In painting or drawing, it’s up to the artist to dream up a scene. Photographers are simply capturing or arranging what already exists. Framing is essentially what makes the camera an artistic tool. Here are a few methods to get you started creating good composition.
Rule of Thirds
The most basic composition rule involves dividing the frame into 9 squares. The points where these squares intersect are where the subject goes. The middle horizontal lines can also be used to place the subject.
The Golden Triangle
This sort of builds upon the rule of thirds. Draw a diagonal line from one corner to the other. Then, pick one side and draw another line coming out of the middle points. Finally, fill two of the triangles up with the subject, following the longest diagonal line.
The Golden Spiral
The golden spiral has roots in geometry that I can barely understand. What makes the golden spiral so attractive is natural balance. Examples of the golden spiral can be found in seashells, a rose, hurricanes, and even spiral galaxies. It can take quite a bit of practice to start applying the golden spiral into your photos, but for starters you can simply apply what’s called the Phi Grid. Instead of 9 equal squares, this grid applies the golden ratio formula to divide the lines into what some believe creates a more pleasing composition in landscape photography.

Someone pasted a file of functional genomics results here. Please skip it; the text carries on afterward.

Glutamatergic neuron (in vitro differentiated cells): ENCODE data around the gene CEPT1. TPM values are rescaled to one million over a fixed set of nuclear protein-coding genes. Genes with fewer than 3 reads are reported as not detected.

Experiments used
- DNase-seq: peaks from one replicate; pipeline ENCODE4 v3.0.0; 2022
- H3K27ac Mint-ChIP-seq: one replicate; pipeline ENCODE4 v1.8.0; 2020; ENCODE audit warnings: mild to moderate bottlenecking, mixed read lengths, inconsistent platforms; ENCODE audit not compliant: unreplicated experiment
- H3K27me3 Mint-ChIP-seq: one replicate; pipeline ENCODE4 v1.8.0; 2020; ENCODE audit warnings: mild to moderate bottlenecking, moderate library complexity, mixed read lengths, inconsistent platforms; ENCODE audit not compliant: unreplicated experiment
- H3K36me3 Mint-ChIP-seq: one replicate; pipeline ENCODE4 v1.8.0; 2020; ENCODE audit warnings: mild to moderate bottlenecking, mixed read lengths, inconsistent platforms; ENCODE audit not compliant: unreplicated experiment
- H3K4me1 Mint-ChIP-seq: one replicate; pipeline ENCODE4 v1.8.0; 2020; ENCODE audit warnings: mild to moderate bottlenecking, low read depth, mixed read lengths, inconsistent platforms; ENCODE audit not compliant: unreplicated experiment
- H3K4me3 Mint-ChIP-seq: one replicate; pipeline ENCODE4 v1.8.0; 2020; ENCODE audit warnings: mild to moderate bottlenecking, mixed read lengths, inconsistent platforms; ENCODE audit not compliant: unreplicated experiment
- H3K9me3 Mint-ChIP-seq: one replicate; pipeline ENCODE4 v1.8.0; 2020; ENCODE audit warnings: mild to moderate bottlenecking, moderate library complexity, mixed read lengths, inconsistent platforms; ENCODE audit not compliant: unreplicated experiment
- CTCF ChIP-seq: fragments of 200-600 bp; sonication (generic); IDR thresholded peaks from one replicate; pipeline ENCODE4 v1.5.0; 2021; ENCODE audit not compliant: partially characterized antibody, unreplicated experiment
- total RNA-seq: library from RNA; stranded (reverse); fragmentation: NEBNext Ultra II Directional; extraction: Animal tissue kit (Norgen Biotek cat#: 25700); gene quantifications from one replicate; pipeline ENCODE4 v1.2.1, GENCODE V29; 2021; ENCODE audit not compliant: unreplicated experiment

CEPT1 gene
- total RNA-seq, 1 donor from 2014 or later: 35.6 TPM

Just ask a plastic surgeon about the appeal of symmetry. Humans programmed to look for and desire symmetry. Some of the most obvious examples of symmetry lie in architecture. Practice creating symmetry by shooting some skyscrapers or government buildings. Mirroring is also a great way to generate some symmetry. Try grabbing a nice reflection from the puddles after the next time it rains.